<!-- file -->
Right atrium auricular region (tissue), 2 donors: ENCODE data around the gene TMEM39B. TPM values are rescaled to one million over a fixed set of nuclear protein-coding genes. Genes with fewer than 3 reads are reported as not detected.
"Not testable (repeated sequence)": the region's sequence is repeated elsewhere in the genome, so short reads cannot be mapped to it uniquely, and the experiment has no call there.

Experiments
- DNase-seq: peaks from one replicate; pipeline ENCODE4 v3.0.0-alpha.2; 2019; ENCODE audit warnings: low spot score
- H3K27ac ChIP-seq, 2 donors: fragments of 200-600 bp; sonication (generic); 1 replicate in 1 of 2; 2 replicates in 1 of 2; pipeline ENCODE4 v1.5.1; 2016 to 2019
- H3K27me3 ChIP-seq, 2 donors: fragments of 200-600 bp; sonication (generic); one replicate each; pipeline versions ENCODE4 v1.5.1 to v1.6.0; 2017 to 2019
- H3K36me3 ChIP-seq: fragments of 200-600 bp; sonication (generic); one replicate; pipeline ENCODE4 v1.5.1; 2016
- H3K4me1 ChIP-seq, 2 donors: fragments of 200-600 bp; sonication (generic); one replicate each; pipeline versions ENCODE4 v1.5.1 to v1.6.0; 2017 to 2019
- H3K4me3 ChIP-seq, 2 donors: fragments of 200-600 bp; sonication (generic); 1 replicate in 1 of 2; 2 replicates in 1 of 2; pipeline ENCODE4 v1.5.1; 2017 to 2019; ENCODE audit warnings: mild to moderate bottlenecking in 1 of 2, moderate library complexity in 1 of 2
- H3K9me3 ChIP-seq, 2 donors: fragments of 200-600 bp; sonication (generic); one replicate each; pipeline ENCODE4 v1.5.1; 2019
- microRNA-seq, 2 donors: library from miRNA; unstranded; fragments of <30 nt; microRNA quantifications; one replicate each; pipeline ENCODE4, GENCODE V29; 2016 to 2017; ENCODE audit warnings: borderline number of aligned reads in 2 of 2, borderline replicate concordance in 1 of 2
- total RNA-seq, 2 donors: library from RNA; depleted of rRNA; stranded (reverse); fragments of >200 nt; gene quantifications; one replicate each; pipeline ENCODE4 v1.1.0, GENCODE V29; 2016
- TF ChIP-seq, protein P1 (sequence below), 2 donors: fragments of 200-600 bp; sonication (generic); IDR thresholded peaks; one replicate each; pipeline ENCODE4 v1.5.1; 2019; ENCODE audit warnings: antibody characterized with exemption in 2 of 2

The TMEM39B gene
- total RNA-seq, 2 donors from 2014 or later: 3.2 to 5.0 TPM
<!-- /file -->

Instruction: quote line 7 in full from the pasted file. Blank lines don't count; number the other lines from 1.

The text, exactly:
- H3K36me3 ChIP-seq: fragments of 200-600 bp; sonication (generic); one replicate; pipeline ENCODE4 v1.5.1; 2016